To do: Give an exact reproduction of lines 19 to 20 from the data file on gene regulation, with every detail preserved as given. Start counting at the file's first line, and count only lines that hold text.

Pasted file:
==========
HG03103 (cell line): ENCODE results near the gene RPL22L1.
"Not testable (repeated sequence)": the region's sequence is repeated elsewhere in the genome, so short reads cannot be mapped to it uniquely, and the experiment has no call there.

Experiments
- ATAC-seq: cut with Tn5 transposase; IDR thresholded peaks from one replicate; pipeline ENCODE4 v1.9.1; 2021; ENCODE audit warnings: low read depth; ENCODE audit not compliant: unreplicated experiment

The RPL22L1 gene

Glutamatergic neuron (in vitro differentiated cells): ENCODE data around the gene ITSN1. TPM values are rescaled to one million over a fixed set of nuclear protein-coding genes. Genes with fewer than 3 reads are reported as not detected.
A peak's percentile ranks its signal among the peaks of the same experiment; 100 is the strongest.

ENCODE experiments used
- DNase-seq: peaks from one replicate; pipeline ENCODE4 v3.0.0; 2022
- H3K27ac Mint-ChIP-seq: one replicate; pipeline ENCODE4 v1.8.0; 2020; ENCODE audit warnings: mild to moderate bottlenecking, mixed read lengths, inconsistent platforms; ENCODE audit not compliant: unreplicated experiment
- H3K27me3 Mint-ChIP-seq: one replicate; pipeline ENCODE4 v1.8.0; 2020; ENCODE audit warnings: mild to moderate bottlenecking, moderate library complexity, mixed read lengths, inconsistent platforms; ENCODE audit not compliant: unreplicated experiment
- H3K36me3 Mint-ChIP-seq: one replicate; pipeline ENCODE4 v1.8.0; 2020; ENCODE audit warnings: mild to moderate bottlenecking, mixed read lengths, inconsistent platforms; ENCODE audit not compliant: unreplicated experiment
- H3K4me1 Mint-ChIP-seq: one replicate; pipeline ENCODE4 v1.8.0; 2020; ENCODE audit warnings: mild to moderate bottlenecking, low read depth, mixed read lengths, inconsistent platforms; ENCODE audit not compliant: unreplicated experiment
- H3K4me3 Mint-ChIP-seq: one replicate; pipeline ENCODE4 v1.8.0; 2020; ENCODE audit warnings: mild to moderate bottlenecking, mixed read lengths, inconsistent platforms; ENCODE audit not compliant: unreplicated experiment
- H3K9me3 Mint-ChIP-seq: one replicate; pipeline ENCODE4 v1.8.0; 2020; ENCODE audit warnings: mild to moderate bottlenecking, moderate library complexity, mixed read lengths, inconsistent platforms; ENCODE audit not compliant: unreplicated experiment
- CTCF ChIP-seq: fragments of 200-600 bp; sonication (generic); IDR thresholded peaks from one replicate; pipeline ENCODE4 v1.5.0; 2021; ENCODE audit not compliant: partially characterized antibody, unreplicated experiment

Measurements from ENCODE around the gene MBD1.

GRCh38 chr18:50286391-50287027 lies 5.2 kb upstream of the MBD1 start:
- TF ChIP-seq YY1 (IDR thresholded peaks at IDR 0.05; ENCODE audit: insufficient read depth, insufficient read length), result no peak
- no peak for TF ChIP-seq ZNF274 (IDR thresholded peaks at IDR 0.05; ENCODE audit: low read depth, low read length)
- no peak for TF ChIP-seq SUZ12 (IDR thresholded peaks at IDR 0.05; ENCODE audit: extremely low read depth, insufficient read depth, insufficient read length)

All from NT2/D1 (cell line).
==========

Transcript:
- TF ChIP-seq YY1 (IDR thresholded peaks at IDR 0.05; ENCODE audit: insufficient read depth, insufficient read length), result no peak
- no peak for TF ChIP-seq ZNF274 (IDR thresholded peaks at IDR 0.05; ENCODE audit: low read depth, low read length)